The unwillingness to respond to adverse excursions results in all of the sins that traders can eventually end up doing, including losing more than what they are entitled to on any one adventure or set of adventures in the markets. Killing a position too soon is also a manifestation of loss aversion only, with a variant that one is averse to losing the profits away. I would surmise the opposite of this sinful loss aversion is not loss seeking behaviour, but merely loss acknowledging behaviour.

Risk aversion seeks to undertake an additional unit of risk only if a larger unit of return can be added. A relationship similar in nature to diminishing marginal utility thus makes for a maxima that is likely to be the optimal level of risk for a method, strategy, approach, history, future or portfolio. Loss aversion however is not only playing against the odds, but is rather an exponentially growing risk relationship. For an example if a 20% loss needs to be evened without being closed a 25% favourable move is required and so on and so forth [x loss needs x/(1-x) gain immediately to get even]. There is no optimal point possible in this relationship and the approach can and does take the indulgent down to zero.

For now, I would say Loss Aversion is driven by ego as to what the market should do, whereas Risk Aversion is driven by humility as to what the market may do.

a commenter writes: 

Continuing to hold a profitable position (long or short) is trend following: the expectation of movement in the same (profitable) direction.

To the extent there is aversion to losing profits (and closing out too soon), this risk should be compensated and may in part explain profitable trends.

Craig Mee writes: 

I think it's hard to naturally run trades when mean reversion is so frequent and we can't guarantee when the trend will change and the law of ever-changing cycles kicks in. So to counter that, it makes sense to trade in multiplies. Take half risk off almost straight away on the first push, bringing the chance of a scratch trade at worst, rather than a loss higher on the curve… though if the market does run, particularly in fx or higher range markets, subsequent setups can present opportunities for adding further. So a case of give and take I suppose, when from the outset nothing is guaranteed.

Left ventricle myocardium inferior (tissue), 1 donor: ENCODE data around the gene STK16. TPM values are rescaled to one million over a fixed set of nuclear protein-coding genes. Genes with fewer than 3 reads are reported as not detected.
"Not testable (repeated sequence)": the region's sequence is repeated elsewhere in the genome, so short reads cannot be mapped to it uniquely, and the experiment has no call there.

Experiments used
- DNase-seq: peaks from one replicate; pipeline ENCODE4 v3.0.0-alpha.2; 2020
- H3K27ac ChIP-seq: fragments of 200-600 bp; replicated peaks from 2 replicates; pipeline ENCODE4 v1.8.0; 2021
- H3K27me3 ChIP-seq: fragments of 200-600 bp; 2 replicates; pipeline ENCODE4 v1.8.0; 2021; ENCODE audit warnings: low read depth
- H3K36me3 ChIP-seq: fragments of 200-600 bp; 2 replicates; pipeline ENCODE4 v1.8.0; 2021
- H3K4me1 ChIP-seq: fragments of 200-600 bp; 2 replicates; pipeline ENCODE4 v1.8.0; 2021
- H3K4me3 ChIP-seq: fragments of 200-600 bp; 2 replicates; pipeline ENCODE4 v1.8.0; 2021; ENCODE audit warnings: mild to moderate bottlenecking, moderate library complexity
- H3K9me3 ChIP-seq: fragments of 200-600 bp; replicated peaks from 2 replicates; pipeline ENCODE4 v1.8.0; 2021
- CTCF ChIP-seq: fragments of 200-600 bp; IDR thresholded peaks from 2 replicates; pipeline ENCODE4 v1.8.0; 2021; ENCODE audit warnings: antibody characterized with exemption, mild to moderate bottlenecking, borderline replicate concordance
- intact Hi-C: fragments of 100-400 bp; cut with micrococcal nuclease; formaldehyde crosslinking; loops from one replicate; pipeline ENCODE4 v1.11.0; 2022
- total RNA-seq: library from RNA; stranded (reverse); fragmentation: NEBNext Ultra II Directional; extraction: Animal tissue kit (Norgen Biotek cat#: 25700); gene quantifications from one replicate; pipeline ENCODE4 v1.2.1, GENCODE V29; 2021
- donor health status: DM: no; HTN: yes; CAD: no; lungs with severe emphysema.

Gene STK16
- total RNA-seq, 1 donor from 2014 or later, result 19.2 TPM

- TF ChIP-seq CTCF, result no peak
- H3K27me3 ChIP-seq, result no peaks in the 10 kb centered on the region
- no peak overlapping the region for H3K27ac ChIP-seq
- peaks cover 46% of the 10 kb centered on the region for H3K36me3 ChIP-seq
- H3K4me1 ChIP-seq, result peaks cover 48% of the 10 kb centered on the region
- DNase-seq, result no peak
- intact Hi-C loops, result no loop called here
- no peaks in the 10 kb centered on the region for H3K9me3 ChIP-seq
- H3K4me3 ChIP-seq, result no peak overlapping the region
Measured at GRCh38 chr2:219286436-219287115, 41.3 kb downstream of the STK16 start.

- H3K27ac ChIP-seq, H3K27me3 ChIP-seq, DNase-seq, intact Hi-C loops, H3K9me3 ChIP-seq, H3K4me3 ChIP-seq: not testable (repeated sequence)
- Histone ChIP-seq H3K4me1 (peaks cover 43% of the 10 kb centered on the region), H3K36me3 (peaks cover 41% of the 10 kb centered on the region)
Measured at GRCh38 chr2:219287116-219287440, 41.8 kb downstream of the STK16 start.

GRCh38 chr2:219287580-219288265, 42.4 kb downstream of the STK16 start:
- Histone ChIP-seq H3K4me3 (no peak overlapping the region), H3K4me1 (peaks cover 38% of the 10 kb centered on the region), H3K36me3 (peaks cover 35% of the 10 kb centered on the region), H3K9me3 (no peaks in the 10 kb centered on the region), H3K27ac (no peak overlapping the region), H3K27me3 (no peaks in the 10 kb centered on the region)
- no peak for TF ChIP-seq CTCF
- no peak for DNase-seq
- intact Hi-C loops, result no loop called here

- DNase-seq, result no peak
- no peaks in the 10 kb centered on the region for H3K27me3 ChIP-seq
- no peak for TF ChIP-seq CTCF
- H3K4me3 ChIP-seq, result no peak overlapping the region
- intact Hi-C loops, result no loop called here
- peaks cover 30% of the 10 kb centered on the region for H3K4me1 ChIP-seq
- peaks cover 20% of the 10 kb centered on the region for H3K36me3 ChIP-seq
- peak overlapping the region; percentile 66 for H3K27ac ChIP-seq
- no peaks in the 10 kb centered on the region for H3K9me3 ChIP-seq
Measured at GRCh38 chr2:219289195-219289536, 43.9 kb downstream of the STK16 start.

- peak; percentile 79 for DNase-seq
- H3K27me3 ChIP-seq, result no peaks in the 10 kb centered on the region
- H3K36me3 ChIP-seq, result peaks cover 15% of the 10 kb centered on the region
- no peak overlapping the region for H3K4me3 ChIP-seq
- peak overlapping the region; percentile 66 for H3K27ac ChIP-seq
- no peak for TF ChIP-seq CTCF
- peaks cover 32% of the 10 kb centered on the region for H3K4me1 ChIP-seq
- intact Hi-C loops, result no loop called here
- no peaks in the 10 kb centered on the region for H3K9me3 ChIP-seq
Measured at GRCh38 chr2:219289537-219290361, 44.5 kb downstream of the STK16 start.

Phil McDonnell writes: 

We have had numerous discussions on this venue regarding stop losses. Part of the surprise from those discussions is that using a stop loss will double your odds of having a loss in the amount of the stop loss.

However the same is true for a profit target. Using a profit target will double your probability of having a gain equal to the target gain. The reason for both phenomena is that in a random walk half of all such trades will get reversed after hitting the target or the stop. The fancy name for this is the Reflection Principle.

Jeff Rollert responds to Jeff Watson: 

I have to tell you, having the wind at your back is not the fastest point of sail on a boat, nor the least risky if the waves are coming from your stern. Please google and study canoe sterns for a discussion. I bring this up only in context of its use.

I find many sailing "descriptions" along with those in climbing mountains to be misapplied. In both cases the getting into the trade is over weighted vs the exit.

As Hillary implied, he point of climbing is to live after coming down the mountain. That math would overweight the sell decisions.

I tip my hat to Lowe passing recently. Like Hillary and Norgay, he had balls and lived to tell the story. I highly recommend "Touching My Fathers Soul" in that spirit…who unlike Mallory was ill prepared and long of ego.

Gambling in climbing, is being unable to leave the mountain without summiting. Sailing has its parallels. So do the Marines.